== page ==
“The Oz Effect” is a five-part story which reveals the origins (kinda) of the mysterious Mr. Oz who has been appearing in DC Comics for quite a while now, in different titles. He’s a dangerous guy, and, like any powerful, godlike being, his followers might be even more dangerous. In the course of this story, in Oz’s name, one of his followers detonates a bomb (and himself) in an attempt to kill the staff of The Daily Planet. His motivation seems to be little more than because Mr. Oz told him to, and because he wants everyone to know how horrible life on Earth is.
I was predisposed to want to read this story, since Mr. Oz is, apparently, Superman’s father Jor-El. Jor-El has long been one of my favorite characters. Revealed in the last issue of this arc is the fact that Jor-El survived the destruction of Krypton, and then was trapped for years on Earth in a windowless tower—one that looks a lot like the one Dr. Fate used to live in. Coincidence? It’s not really explained how he got there or why he was trapped, which is why I say this story is only “kinda” an origin. It leaves a lot of questions unanswered. It does say that he “was saved” because of Kal-El. The phrasing implies someone saved him. Who?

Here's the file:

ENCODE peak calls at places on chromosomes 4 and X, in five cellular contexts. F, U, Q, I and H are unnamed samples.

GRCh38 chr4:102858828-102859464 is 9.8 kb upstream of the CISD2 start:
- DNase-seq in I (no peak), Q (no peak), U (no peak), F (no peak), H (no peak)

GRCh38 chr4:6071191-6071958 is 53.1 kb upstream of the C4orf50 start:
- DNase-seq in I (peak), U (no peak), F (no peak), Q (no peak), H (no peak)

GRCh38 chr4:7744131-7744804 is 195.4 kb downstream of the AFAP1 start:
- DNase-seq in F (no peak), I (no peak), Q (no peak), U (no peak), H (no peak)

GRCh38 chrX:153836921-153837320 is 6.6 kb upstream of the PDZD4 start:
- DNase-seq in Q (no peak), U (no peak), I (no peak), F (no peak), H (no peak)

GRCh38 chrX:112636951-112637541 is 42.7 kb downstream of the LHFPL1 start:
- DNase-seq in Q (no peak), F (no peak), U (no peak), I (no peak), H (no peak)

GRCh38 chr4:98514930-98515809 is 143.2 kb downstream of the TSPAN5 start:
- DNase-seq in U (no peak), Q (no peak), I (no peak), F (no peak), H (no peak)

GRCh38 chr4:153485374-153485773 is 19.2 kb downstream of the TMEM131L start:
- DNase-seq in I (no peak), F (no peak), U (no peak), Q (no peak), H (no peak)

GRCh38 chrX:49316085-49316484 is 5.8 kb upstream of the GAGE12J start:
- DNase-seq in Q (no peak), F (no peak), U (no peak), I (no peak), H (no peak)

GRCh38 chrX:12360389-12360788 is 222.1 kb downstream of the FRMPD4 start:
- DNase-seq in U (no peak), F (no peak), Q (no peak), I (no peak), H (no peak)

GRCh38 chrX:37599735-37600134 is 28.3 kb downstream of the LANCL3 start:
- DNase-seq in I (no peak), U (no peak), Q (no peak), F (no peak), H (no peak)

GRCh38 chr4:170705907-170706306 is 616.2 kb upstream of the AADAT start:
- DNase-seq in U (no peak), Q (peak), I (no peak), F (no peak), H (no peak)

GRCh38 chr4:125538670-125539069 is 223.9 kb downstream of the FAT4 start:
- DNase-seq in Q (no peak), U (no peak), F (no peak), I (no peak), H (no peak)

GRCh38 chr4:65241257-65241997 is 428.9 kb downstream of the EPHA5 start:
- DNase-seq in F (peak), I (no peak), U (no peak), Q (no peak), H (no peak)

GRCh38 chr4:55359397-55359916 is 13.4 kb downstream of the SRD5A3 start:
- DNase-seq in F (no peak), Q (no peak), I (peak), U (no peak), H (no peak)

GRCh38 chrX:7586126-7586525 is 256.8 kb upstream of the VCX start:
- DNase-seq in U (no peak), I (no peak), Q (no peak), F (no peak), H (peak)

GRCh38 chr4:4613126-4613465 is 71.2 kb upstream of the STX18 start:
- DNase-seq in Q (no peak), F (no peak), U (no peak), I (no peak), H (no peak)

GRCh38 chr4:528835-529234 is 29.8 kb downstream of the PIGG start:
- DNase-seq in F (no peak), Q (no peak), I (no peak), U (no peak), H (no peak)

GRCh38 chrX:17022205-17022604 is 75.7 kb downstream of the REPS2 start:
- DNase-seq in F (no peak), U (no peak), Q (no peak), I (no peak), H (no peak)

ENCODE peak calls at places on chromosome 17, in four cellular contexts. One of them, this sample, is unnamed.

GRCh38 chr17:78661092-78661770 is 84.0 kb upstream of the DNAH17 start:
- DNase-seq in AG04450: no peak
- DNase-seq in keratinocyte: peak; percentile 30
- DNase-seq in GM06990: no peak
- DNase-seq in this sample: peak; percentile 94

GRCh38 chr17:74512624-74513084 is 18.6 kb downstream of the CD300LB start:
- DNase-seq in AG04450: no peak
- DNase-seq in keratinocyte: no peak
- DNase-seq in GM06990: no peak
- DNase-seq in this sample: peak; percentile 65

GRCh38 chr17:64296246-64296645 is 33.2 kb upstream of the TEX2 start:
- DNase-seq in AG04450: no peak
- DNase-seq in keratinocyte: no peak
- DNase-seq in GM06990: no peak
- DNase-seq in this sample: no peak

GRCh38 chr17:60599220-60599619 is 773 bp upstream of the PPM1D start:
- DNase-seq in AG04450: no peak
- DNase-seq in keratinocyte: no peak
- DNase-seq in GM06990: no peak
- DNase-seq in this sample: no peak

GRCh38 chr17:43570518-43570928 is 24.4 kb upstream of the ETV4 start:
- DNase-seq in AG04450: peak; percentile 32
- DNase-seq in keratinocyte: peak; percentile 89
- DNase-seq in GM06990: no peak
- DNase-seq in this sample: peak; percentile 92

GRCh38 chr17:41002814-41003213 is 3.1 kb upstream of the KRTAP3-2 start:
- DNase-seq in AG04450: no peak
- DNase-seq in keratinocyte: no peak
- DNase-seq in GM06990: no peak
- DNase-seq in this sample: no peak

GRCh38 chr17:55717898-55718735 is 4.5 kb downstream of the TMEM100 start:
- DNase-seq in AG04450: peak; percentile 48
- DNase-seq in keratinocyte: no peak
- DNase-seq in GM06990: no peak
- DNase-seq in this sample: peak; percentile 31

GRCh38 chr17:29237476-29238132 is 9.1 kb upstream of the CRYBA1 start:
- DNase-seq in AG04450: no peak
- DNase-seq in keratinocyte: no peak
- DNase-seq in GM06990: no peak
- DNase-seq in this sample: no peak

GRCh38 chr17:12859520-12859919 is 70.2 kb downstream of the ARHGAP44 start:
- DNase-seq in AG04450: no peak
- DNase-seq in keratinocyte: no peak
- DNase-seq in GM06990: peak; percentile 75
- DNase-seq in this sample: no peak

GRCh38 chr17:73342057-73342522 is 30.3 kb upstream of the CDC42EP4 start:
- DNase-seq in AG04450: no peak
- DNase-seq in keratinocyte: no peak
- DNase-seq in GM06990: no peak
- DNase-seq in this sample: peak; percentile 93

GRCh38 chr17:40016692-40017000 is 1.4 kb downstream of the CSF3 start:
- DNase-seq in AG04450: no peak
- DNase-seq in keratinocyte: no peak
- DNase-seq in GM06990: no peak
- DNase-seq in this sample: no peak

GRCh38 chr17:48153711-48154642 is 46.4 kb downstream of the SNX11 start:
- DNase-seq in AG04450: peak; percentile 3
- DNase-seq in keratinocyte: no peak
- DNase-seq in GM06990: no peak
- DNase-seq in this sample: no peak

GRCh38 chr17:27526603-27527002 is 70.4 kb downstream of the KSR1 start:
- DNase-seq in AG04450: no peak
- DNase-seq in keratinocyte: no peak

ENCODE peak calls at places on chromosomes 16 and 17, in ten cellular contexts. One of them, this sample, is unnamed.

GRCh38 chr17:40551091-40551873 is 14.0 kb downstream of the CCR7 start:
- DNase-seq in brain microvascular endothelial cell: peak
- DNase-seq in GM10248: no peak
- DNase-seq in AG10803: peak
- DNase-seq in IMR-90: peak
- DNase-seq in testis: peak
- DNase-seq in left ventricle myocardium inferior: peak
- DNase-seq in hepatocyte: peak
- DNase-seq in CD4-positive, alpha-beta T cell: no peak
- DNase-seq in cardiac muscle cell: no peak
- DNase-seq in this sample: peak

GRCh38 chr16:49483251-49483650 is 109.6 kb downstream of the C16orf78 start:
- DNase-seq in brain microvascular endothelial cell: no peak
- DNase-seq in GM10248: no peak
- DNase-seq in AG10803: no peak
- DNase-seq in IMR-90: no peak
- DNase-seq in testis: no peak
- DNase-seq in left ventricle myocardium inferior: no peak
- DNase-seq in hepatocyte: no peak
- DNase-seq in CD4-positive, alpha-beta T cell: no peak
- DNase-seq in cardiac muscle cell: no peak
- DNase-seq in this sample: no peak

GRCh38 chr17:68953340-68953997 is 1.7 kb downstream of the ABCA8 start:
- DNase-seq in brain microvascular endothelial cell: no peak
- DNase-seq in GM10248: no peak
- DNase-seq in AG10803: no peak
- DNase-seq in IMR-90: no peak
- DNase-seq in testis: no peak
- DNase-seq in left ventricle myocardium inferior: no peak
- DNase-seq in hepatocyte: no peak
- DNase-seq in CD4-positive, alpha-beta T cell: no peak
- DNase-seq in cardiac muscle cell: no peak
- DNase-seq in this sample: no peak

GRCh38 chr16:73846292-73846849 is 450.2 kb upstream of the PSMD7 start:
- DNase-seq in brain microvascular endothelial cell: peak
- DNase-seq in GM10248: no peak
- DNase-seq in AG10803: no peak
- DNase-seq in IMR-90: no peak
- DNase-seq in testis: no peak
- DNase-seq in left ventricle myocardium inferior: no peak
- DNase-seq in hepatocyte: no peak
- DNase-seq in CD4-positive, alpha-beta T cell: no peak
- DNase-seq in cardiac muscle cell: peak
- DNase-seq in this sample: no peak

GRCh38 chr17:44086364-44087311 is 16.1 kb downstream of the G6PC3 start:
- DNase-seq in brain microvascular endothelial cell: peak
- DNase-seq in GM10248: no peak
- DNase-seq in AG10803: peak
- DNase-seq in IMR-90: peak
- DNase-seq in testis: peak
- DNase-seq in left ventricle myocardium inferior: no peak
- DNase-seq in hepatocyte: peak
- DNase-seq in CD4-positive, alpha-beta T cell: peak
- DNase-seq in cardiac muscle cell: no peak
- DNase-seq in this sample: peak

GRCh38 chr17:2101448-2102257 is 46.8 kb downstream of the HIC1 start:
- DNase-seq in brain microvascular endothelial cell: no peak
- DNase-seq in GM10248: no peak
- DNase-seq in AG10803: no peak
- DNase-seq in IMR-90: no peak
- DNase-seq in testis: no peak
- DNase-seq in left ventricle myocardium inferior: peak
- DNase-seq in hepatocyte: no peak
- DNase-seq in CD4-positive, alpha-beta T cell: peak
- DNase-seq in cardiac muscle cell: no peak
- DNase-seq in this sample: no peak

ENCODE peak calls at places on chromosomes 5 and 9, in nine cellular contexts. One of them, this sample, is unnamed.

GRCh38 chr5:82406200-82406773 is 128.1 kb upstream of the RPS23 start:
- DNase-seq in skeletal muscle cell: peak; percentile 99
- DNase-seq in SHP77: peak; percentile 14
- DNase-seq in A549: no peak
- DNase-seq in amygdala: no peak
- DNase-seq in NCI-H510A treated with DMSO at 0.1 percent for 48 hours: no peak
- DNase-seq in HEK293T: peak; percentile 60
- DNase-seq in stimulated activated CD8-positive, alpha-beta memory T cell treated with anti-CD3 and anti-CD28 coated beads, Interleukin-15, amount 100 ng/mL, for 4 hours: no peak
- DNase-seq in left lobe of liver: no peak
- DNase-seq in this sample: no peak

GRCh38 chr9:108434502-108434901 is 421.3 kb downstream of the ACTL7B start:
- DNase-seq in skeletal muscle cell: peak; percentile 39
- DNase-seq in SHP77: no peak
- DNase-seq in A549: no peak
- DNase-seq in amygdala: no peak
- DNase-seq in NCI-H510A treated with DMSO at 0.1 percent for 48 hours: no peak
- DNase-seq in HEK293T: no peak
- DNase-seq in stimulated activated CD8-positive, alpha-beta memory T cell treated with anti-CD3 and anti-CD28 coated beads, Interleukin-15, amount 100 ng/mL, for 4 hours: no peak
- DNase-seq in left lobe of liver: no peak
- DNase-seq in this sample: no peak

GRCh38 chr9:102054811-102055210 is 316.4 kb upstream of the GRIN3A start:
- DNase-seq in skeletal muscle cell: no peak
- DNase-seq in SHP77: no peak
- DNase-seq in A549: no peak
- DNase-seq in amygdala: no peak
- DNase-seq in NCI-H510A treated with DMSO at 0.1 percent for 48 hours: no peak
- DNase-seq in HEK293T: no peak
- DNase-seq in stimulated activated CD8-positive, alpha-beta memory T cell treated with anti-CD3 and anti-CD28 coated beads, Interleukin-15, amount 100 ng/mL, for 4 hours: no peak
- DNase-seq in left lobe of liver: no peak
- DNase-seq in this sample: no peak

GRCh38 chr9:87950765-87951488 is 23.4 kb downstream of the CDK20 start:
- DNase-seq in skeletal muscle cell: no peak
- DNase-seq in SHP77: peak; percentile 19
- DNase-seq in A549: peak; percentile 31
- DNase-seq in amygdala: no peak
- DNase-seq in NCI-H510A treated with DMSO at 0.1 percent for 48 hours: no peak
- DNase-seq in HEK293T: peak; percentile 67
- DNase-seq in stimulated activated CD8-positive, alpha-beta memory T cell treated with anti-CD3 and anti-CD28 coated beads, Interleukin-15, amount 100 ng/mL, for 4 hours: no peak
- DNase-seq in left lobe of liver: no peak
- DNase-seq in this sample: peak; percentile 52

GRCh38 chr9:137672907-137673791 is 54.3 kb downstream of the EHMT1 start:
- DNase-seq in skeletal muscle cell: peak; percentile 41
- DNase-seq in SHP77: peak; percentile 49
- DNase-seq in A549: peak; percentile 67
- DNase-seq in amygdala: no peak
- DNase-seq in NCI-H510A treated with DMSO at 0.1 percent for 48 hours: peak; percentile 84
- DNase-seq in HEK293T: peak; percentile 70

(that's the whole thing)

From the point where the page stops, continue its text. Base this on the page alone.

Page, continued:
In the end, it’s a sad story. Jor-El, unlike his son, has been twisted by kryptonite poisoning, by his experiences. He’s lost hope in the benevolence of the universe, and it’s resulted in his causing Kal-El and everyone else a lot of grief. And, in the end, Kal-El can’t save his father. It’s an important growing up lesson for young Jon Kent, Superboy. “But… you save people.” He can’t understand why his grandfather couldn’t be saved.
Now, I should make it clear that Jor-El is not dead. He’s dying at the end of the story, yes, and he’s missing. But not dead. Clearly, there will be more to follow.